Fishermen still suffering in aftermath of UK storms
The winter storms that battered much of the UK's coastline have also stopped fishermen heading out to sea to bring in their next catch. Now many families are facing financial hardship and wondering where their next pay day will come from.
As the wife of a shell fisherman, Sarah Bentley-Jones is used to a winter lull in her family's earnings.
Her husband Ian, 37, fishes out of Keyhaven, close to their home in Milford-on-Sea, Hampshire, but extreme weather has meant he has hardly spent any time at sea for months.
"Normally after Christmas they'd go straight back out but the weather hasn't been great and although we put provisions aside we'd got through those even before Christmas," Sarah, 41, said.
"We didn't know how we were going to pay our rent. We'd already borrowed money from family so we couldn't go back to them either.
"Both our overdrafts and credit cards are up to the limit."
Sarah and Ian, who have a one-year-old son, are extremely grateful for the "absolutely brilliant" support of the Fishermen's Mission, which has appealed for donations and helped families pay essential bills.
David Dickens, chief executive of the mission, said the appeal was concentrated on the "basic welfare needs" of fishermen and their families.
"There have been distressing stories of people living without central heating or hot water and families living on soup and bread because there hasn't been any money coming in for three months," he said.
The hardship, Mr Dickens warns, is likely to be long term.
"It's not a case of the stormy weather has gone away so everything is going to be all right, there are a lot of things that are continuing to impact on the ability to catch fish."
Salt levels of inshore waters have been affected by the amount of freshwater running off saturated land and lots of fish have "hightailed to deeper waters", Mr Dickens said.
"They're driven away by changes in their environment and you have to see if they're going to come back."
On Thursday, Fisheries Minister George Eustice announced the government was releasing funds to contribute towards the cost of lost or damaged equipment such as crab and lobster pots.
Mr Eustice said the support could be worth up to £5,000 for individual fishermen.
Dean Fryer, a fisherman from Aldbeburgh, Suffolk, whose earnings were hit by the tidal surge before Christmas, welcomed the announcement.
"The three months that we lost from fishing, we now have to try and grab back," he said. "This money will definitely be a help."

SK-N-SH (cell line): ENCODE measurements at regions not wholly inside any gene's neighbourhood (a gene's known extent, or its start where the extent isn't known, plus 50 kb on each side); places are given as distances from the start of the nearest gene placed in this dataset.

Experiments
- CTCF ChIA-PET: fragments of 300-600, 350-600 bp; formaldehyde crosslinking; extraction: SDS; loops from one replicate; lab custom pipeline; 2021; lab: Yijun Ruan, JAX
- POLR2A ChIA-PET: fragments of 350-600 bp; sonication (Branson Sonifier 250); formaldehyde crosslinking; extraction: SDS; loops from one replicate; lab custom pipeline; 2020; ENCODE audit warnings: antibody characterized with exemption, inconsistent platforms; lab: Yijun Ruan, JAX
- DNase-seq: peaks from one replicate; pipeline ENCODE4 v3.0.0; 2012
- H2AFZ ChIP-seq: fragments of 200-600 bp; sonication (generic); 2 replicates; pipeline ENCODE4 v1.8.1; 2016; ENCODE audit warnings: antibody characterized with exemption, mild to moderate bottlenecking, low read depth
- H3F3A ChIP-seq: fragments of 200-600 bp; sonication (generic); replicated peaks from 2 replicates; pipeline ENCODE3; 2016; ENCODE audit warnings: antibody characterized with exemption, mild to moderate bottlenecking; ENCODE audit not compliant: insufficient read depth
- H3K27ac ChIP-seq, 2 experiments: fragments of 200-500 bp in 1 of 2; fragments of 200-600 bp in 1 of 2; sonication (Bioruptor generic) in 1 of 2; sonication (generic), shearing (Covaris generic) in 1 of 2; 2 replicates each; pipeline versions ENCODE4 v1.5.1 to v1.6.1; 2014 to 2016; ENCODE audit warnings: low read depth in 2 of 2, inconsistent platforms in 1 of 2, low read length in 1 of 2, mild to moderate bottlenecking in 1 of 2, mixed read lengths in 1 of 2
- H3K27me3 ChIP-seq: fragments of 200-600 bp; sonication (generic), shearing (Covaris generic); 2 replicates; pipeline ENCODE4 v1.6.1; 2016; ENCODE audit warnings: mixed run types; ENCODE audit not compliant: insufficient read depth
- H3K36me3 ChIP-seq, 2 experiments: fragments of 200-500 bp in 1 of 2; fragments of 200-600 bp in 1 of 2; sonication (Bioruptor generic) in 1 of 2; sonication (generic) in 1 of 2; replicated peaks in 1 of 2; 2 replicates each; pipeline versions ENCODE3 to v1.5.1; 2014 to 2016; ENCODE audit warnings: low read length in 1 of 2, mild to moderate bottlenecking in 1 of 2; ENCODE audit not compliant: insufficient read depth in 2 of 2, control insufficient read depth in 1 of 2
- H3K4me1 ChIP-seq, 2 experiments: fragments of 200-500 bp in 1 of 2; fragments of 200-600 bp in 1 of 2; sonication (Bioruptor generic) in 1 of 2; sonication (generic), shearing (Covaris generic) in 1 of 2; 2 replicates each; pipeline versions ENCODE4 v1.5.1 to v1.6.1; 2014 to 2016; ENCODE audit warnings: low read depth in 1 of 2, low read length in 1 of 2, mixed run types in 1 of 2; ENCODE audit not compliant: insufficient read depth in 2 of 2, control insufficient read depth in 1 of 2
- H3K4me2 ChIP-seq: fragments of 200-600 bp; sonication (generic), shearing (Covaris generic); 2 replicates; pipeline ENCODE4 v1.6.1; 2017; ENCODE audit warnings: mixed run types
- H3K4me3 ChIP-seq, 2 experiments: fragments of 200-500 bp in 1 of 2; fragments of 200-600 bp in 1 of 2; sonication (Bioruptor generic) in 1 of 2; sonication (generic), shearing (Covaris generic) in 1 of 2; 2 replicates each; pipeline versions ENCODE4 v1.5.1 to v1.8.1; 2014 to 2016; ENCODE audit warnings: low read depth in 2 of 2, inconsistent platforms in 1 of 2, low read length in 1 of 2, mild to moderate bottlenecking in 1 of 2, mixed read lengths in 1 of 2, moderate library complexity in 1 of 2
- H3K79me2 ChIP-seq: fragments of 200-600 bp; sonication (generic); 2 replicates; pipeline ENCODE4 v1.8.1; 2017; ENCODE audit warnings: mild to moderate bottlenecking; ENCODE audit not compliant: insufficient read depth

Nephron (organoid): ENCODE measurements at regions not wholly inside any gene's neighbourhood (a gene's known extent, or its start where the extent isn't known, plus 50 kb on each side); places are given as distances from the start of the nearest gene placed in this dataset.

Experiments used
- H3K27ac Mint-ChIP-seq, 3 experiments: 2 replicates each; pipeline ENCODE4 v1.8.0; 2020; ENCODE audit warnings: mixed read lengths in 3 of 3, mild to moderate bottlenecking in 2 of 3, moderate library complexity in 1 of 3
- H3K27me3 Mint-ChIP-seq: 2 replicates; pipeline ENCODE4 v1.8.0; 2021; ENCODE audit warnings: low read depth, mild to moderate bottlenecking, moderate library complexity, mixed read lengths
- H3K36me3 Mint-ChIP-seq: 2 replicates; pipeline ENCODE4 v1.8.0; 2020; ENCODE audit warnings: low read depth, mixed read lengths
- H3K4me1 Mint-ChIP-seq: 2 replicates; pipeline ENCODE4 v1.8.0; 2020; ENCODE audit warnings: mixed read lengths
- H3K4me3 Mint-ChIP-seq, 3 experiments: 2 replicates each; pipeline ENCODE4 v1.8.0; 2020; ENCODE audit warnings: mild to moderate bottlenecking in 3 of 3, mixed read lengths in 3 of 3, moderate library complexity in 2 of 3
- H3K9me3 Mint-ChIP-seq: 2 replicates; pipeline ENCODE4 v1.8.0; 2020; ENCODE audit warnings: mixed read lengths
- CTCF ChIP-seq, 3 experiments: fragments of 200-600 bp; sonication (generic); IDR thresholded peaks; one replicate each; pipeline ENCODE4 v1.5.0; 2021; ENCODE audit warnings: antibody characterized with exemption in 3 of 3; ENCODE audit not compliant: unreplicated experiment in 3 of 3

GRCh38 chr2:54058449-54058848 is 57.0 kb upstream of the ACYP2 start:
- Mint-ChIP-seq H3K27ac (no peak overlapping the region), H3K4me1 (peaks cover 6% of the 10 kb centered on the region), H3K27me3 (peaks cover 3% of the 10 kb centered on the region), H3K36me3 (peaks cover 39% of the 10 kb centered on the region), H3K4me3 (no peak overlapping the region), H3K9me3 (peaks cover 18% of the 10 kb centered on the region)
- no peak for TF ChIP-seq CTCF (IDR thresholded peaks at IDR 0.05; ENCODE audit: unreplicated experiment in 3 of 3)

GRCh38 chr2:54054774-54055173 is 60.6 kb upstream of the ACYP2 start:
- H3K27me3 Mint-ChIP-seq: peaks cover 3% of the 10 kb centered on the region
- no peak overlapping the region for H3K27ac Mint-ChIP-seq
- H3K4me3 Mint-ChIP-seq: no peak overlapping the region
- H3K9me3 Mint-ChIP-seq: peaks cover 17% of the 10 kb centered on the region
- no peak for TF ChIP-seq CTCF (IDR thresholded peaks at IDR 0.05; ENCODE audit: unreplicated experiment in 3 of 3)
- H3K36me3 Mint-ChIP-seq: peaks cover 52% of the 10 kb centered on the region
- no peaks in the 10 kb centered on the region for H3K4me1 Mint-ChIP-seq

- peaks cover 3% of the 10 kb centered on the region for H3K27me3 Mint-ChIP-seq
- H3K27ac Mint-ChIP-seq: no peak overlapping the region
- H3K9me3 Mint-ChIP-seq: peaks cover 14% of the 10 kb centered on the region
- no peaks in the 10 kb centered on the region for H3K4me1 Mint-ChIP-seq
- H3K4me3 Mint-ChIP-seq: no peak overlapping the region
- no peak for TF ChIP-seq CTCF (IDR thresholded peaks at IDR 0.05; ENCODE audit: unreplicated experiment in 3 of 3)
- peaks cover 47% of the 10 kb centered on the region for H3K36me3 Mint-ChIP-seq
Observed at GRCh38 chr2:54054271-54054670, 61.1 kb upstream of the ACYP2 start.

The concern for the industry, however, is just how long the consequences will be felt.
"There have undoubtedly been some permanent changes driven by shifting gravel and sandbanks," Mr Dickens said.
"But one would expect freshwater run off would lessen in its impact over the next month or so and the fish will find their way home."
John Balls, 55, a shell fisherman who works out of Clovelly, north Devon, on his own 23ft (7m) boat, lost £5,000 worth of equipment during the winter.
He said: "25% of my catching capacity is now long gone. I did my last landing in the week before Christmas. From December onwards we've had gales of wind on top of gales of wind.
"In December I was comfortably in the black in my business account but I've been in my overdraft since the middle of January."
Mr Balls said the fishing industry was not crying out for "charity handouts" but simply wanted to be recognised and offered support in the same way other sectors had been.
The National Federation of Fishermen's Organisations (NFFO) met with ministers and initially secured agreement that fishermen would have access to the government's storm relief fund.
NFFO chief executive Barrie Deas said the strain fishermen were under was unprecedented.
"Fishermen are used to being unable to get to sea for a fair bit of January but not to get to sea until March is a big problem.
"If you just turn the tap off and there's no income at all you can just imagine the stress that puts small businesses under.
"The government's responsibility isn't to subsidise the fishing industry but it does have a responsibility to help it get back on its feet.
"The effects are going to be felt for a long time. Obviously the more support that is given now, the quicker the industry will be able to get back on its own two feet."
In Keyhaven, Ian Bentley-Jones has finally returned to sea this week, but his wife thinks there is a misunderstanding of the volatile nature of the industry.
She said: "I think people think fishermen in general earn good money and if they're the skipper and they own the boat then they do, but for the crew it can be good one week and very poor the next."